An artist with 33 years of experience working in stained glass, NancyNicholson combines fine art sensibility with seasoned craftsmanship. Using Boston and New York City architecture as a backdrop of inspiration, in 1989 the artist introduced a successful series of autonomous panels that explored the layering of light, color, and dynamic forms of the urban environment.
Eventually, the cityscape imagery and techniques Nicholson had mastered felt less compelling, signaling a need for change. But before those cues could be acted upon, routine knee surgery followed by back issues left the artist unable to walk for several months, much less work in the glass studio. During recuperation, life sized drawings of her body suspended in space replaced the physical work of glass.
Upon full recovery, when Nicholson returned to the glass studio, she found her psychic landscape altered. The meditation on her body and its aging process, instigated by her injury, retained its urgency. Simultaneously, the cityscapes felt increasingly remote and impersonal, as the drawings made during her convalescence took on more gravitas.
In contrast to our youth-centric culture, which tries to deny or disguise the effects of aging, Nicholson began to bravely explore existential questions about the topic, fueling a new body of work. Focused studies of her body capture energy and movement. Figures are handcarved, sandblasted, painted, and stained on glass to exploit the fragility and transparency of the material while enhancing the elusive qualities of gesture and emotion.
Navigating this artistic metamorphosis for five years now, Nicholson says: “While the impetus for that transition was a physical disability that brought my glass production to a dead stop, the need to change directions was already building. Now, with the figure drawings informing my glasswork, I am working in a way that is far more personal and important to me.”
From the island of Murano, Italy, Davide Penso attempts to capture the look of water in motion through his anemone beads and more recently his flowing and elegant Seaweed sculptures. Surrounded by breathtaking lagoons inspiration surrounds him, and conversations with glass seem as infinite as the surrounding bayou. “Glass follows its own time. Sometimes we fight a little bit. I have the sense of color and design, and the glass uses me to be more beautiful.”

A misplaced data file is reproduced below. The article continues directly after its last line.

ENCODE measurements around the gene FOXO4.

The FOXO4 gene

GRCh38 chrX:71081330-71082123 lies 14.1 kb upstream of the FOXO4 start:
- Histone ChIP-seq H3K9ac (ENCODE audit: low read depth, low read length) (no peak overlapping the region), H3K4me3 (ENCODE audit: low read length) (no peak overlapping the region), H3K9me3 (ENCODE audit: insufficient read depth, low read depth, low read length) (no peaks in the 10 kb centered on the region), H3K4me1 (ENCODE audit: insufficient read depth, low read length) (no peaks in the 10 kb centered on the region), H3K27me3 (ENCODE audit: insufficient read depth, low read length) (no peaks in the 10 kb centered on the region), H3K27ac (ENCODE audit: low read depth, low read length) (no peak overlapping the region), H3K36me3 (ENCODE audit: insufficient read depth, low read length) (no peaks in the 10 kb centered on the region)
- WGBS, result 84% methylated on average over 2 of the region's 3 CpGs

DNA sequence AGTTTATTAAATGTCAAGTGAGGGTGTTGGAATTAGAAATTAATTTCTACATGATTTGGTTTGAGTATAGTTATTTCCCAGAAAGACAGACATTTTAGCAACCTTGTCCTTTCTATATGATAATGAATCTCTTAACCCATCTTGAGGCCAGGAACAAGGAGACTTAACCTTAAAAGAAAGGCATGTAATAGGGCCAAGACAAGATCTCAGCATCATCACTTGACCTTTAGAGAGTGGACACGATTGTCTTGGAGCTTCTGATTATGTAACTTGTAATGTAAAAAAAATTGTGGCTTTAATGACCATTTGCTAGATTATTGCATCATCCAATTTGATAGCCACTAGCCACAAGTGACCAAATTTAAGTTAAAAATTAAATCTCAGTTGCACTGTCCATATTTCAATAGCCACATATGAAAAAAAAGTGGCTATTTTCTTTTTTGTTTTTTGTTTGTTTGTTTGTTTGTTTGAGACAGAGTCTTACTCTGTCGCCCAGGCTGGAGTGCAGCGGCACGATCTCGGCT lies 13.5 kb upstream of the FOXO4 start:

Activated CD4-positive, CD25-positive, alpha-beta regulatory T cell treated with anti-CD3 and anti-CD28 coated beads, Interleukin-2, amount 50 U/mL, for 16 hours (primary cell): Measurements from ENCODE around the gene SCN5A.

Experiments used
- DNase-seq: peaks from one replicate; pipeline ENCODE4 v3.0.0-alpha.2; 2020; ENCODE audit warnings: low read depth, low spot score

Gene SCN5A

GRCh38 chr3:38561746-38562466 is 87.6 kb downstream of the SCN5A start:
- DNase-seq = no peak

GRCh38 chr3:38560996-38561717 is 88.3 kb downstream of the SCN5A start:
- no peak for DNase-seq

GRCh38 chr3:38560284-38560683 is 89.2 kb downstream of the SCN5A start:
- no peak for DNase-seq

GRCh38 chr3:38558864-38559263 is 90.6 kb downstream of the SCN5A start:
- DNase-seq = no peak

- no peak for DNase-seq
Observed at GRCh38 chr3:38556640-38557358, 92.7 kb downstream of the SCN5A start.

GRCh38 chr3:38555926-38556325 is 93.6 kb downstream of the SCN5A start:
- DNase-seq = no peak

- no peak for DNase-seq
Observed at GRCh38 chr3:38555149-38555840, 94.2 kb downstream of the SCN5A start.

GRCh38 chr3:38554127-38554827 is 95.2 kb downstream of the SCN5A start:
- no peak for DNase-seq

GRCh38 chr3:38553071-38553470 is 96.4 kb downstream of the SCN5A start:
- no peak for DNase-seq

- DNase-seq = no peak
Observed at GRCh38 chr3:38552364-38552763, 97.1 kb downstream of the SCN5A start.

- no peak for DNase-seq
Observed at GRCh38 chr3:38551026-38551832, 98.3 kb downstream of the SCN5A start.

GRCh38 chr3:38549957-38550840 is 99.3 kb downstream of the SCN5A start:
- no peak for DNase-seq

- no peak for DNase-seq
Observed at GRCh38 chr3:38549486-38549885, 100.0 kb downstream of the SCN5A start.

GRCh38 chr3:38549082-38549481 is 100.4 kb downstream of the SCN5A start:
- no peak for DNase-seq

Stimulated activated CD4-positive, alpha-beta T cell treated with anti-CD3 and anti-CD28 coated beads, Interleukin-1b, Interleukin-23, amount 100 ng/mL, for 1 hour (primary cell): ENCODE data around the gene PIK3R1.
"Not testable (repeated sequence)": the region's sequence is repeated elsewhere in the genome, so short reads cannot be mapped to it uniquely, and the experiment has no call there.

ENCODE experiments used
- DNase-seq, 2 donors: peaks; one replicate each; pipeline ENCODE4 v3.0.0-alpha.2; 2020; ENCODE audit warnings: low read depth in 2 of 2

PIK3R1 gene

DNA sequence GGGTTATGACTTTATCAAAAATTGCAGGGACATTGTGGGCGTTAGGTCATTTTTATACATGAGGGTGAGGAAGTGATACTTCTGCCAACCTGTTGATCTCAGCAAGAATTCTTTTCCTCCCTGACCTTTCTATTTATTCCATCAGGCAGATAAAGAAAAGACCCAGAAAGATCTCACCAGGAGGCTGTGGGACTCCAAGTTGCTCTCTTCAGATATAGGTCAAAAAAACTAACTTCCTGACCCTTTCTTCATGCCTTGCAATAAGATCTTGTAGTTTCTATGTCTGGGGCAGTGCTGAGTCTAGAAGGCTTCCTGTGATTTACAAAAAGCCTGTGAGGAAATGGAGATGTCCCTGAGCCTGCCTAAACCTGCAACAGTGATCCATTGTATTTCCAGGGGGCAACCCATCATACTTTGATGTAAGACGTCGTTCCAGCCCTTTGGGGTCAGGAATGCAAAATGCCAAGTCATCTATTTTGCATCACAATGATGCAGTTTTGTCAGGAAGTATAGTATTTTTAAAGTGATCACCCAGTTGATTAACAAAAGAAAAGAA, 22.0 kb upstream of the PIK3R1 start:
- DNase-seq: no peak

Born in 1965 in Venice, Penso grew up and established his studio onMurano, renowned for its long tradition of glassmaking. Beginning his career as a still life photographer, the artist turned to glass in 1992 and opened his atelier known for glass jewelry reflecting a contemporary and innovative style.
The success of Penso’s work is reflected in numerous international group and solo exhibitions at prestigious venues such as Saint Mark’s Civic Museums Correr, Fortuny, and the Guggenheim, in Venice, Italy; the Corning Museum of Glass (CMOG), Corning, New York; St .Petersburg Glass Museum, St. Petersburg, Florida; and the Glass Art Museum of Okabe, Japan. The artist has collaborated on jewelry projects with illustrious names such as Venini, Giorgio Vigna, Nason & Moretti, and Pelikan, and made a name for himself in high fashion designing collections for major brands.
In 2001, Penso began teaching lampworking and jewelry design, collaborating with Abate Zanetti School of Glass in Murano. An invitation in 2007 to lecture at Boston University School of Visual Art led to subsequent teaching stints at CMOG; the Glass Furnace in Istanbul, Turkey; and Nuutajärvi Glass Village, Nuutajärvi, Finland. Special guest appearances include the 2017 Gathering, sponsored by the International Society of Glass Beadmakers (ISGB), and the upcoming 2019 Festival of Glass, Drysdale Australia. His 2018 teaching schedule includes Master the Art of Blown Glass Beads at Blue Moon Glassworks, Austin, Texas, October 4 – 5 and at Patty Lakinsmith, San Jose, California, October 13 – 14.
Although bead making and jewelry continue as mainstays of Penso’s creative production, his current Seaweed sculptures challenge the artist to work larger on the torch. A recent outdoor sculpture measured over 3 meters and included more than 70 blown pieces. Visitors from around the world stop to take photos and marvel at the work, inspiring Penso to move in a more sculptural direction with his ideas.